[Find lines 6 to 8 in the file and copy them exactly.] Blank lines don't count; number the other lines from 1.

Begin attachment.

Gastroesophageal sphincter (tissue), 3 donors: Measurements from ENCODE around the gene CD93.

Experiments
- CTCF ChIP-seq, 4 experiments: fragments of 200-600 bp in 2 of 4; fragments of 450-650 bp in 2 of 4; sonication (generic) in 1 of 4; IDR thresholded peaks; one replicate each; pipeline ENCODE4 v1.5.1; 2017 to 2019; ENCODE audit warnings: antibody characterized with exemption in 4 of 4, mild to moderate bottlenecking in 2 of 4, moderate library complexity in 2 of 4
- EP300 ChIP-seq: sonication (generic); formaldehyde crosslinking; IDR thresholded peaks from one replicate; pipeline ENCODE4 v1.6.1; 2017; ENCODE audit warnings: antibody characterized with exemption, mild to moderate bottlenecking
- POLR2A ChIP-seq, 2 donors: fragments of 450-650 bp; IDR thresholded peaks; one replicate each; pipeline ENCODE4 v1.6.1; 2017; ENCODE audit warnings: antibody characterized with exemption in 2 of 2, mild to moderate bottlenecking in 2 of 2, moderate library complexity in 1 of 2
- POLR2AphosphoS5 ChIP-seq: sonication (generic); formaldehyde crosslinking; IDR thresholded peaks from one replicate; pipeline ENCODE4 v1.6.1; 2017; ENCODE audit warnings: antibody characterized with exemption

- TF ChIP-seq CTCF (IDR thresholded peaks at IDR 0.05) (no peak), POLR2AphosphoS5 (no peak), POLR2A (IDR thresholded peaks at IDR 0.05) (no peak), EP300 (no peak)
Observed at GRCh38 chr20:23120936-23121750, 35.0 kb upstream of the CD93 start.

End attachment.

- POLR2AphosphoS5 ChIP-seq: sonication (generic); formaldehyde crosslinking; IDR thresholded peaks from one replicate; pipeline ENCODE4 v1.6.1; 2017; ENCODE audit warnings: antibody characterized with exemption

- TF ChIP-seq CTCF (IDR thresholded peaks at IDR 0.05) (no peak), POLR2AphosphoS5 (no peak), POLR2A (IDR thresholded peaks at IDR 0.05) (no peak), EP300 (no peak)
Observed at GRCh38 chr20:23120936-23121750, 35.0 kb upstream of the CD93 start.